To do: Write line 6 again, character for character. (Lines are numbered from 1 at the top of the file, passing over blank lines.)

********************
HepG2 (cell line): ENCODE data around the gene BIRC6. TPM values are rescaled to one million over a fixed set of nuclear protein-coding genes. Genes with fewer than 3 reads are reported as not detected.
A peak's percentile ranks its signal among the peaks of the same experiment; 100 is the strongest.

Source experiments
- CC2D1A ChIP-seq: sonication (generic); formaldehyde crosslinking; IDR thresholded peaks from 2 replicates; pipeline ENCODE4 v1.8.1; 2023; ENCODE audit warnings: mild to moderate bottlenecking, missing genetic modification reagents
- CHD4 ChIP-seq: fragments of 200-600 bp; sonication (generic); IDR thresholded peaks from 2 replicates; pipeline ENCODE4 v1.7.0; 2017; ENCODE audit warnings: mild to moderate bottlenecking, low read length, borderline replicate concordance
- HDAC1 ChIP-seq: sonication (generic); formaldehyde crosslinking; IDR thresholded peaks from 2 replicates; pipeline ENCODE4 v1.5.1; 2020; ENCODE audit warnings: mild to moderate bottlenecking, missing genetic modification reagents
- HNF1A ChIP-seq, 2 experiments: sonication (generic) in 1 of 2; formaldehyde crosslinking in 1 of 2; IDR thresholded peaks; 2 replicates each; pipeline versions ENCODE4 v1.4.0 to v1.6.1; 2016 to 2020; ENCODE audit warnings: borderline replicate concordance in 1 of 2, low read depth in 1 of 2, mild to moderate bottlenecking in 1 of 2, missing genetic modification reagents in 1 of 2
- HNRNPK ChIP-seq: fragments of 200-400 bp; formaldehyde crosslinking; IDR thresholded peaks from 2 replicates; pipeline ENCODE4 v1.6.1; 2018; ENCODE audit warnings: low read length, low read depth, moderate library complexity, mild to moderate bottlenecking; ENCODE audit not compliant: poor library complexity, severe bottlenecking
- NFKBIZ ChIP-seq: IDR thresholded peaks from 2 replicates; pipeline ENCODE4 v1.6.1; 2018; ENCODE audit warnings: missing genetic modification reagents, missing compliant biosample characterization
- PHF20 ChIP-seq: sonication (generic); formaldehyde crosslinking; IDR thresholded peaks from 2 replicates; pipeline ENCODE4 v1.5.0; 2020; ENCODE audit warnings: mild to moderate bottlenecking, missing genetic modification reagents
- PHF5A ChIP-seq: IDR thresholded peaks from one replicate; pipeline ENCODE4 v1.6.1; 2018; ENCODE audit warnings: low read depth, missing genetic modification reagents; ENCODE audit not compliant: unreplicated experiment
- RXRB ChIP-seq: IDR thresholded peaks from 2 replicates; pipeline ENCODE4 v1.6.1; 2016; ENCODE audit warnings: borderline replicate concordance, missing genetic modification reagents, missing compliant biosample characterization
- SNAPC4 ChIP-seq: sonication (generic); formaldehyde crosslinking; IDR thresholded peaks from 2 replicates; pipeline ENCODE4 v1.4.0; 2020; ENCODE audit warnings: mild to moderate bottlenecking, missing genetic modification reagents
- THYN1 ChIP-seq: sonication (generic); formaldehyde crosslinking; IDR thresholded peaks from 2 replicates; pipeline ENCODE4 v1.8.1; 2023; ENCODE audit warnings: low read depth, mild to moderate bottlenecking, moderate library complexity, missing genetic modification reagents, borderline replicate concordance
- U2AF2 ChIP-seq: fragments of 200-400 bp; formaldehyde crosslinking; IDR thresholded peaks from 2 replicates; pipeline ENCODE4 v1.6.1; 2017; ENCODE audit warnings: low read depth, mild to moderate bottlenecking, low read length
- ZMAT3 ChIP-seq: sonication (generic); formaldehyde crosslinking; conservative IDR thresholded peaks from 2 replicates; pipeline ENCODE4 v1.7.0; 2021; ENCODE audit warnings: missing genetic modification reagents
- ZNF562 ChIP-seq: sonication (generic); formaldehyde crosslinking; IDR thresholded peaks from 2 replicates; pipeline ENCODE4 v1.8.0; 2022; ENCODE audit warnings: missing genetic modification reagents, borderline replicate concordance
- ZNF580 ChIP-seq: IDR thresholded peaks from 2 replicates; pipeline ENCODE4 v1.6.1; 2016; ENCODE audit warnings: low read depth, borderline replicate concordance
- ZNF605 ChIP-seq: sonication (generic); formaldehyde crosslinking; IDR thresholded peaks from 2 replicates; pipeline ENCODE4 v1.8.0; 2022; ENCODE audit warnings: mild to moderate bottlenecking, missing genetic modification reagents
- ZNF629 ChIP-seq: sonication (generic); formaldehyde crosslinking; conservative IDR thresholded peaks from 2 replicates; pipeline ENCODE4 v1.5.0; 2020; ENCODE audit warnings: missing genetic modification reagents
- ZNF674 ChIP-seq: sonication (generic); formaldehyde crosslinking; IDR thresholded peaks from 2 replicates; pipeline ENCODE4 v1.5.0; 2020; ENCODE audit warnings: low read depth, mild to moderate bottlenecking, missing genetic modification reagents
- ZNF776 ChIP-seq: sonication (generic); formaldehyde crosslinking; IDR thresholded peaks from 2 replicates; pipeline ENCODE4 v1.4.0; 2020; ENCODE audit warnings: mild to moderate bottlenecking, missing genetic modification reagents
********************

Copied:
- HDAC1 ChIP-seq: sonication (generic); formaldehyde crosslinking; IDR thresholded peaks from 2 replicates; pipeline ENCODE4 v1.5.1; 2020; ENCODE audit warnings: mild to moderate bottlenecking, missing genetic modification reagents